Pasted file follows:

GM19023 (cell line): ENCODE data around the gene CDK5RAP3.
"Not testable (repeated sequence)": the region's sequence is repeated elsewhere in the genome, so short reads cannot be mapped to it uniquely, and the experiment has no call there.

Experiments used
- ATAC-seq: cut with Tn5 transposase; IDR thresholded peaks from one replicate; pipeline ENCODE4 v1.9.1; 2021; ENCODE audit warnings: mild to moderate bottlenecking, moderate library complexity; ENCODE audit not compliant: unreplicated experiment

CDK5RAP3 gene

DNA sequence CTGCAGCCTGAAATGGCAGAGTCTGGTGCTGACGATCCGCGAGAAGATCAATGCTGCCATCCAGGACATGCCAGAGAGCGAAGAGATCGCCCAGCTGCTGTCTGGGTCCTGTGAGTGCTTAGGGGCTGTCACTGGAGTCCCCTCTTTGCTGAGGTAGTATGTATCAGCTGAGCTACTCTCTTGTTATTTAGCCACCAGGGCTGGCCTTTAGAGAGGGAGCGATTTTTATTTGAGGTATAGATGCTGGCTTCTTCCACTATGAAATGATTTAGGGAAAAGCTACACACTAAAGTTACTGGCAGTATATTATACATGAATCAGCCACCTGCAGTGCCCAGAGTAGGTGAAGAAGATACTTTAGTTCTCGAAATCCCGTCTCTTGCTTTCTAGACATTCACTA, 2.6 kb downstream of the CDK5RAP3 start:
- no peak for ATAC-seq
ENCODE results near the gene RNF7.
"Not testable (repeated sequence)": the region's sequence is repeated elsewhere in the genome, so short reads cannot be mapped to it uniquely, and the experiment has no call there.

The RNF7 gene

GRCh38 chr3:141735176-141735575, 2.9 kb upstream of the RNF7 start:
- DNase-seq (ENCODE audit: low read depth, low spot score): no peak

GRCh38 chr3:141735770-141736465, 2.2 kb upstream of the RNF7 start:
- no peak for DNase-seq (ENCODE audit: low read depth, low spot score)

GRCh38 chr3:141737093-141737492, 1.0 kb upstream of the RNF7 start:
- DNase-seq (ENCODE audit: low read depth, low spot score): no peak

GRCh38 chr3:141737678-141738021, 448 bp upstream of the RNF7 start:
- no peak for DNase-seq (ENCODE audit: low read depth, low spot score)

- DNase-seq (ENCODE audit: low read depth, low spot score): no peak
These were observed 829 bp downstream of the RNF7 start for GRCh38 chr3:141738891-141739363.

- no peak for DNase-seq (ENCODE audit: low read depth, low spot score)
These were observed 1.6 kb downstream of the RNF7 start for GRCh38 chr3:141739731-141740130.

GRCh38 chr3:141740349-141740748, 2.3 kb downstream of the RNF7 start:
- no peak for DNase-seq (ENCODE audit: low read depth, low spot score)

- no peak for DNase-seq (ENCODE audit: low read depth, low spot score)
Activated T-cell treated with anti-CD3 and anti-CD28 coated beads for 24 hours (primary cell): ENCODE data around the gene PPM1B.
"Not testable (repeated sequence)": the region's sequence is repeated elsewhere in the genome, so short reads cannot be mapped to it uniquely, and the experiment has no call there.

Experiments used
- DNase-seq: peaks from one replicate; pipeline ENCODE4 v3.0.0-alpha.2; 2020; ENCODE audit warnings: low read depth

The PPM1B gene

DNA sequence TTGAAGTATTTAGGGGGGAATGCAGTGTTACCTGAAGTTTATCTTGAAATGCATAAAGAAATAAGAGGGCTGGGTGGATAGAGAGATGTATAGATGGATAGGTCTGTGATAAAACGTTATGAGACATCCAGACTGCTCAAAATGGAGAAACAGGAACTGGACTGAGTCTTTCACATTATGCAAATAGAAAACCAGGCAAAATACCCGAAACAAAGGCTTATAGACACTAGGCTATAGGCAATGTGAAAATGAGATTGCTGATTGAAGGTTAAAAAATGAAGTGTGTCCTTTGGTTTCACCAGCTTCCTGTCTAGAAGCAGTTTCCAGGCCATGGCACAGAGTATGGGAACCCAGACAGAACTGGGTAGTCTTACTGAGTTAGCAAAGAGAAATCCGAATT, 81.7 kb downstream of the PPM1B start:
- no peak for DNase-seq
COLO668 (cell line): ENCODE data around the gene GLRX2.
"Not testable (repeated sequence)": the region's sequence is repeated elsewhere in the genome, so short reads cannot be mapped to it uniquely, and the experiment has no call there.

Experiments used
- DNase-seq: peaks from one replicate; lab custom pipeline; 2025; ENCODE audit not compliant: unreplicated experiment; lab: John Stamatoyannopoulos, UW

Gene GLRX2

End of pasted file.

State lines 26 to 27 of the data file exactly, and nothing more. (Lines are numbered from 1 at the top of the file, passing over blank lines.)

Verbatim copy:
Activated T-cell treated with anti-CD3 and anti-CD28 coated beads for 24 hours (primary cell): ENCODE data around the gene PPM1B.
"Not testable (repeated sequence)": the region's sequence is repeated elsewhere in the genome, so short reads cannot be mapped to it uniquely, and the experiment has no call there.